The Flying Sweatshop

It was once the career that had it all — glamour, sex appeal, the ability to travel the world and get paid for it, and a wage sufficient to support a middle-class lifestyle.

Not anymore. Gone are the days when airlines would set the bar high when recruiting flight attendants, knowing that it was a highly desirable low-turnover job that applicants would fall over themselves to get.

Today, a newly hired flight attendant can look forward to struggling to get by in a high-cost city like Toronto on an annual salary of $25,000 or less.  The same goes for a newly hired pilot at a smaller carrier flying regional jets on a larger carrier’s behalf. Many resort to living at least part-time in “crash pads” — shared accommodations that offer the dorm living experience for the 25- and even 30-plus crowd.

Forget about commuting from afar by flying standby, as many crew members did in the old days: empty seats are hard to find following the capacity cuts of recent years, intended to ensure that as many flights as possible fly with a 100 percent passenger load.

On the job, the working conditions aren’t particularly hospitable, either. Airplanes are cramped, noisy places, and a certain percentage of the flying public will always be difficult to deal with no matter what.  But there were also changes made during the airline restructurings of the past 10 years that turned the airplane into the modern-day sweatshop.

There are the “stand up overnights”, for example, where a crew might start its workday at a hub airport at 9 p.m., work a 90-minute flight out to the hinterland, have a shower and a nap at an airport hotel, and then board the 6 a.m.  flight back to the hub.

It’s helpful from the airlines’ point of view — a single crew can work a late-night flight and the early morning return flight in a ten and a half hour shift, and it cuts down significantly on accommodation and meal costs — but exhausting for the crew.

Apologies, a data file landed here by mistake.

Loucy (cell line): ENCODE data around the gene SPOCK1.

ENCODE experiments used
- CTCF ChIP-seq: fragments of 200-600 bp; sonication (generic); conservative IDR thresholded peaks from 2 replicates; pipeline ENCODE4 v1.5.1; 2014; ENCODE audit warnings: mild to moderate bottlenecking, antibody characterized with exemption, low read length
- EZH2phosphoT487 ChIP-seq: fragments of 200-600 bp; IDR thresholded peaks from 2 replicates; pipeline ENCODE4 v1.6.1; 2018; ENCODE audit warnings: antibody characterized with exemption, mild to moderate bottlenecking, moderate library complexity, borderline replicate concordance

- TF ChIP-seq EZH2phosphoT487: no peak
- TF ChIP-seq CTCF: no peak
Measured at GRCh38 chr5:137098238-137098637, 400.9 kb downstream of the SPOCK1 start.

Then there are the lengthy periods of time away from home. For instance, prospective WestJet flight attendants are cautioned that they “must be able to travel away from home for over 5 days and nights” — a qualification that in most other jobs would send a shiver down the would-be applicant’s spine.  (Translation: They’re looking for people without family responsibilities, who see living out of a suitcase as an adventure rather than a bleak existence.)

There is naturally some resistance to the increasing unpleasantness of working for an airline. British Airways cabin crew are on strike this week in opposition to a new round of concessions intended to reduce the carrier’s record losses.

Will they succeed? It seems unlikely, given British Airways’ financial woes, brutal competition from low-cost carriers like Ryanair and EasyJet, and the difficulty of finding a job in the U.K. these days.

It makes you wonder, though. Even if jobs in the airline industry turn into high-turnover jobs where the average employee only stays a year or two — it certainly seems to be heading in that direction — does anyone deserve to put up with the working conditions?

Related:

PBS Frontline: “Flying Cheap”

Dispatches: “Ryanair: Caught Napping”

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About theviewfromseven
A lone wolf and a bit of a contrarian who sometimes has something to share.

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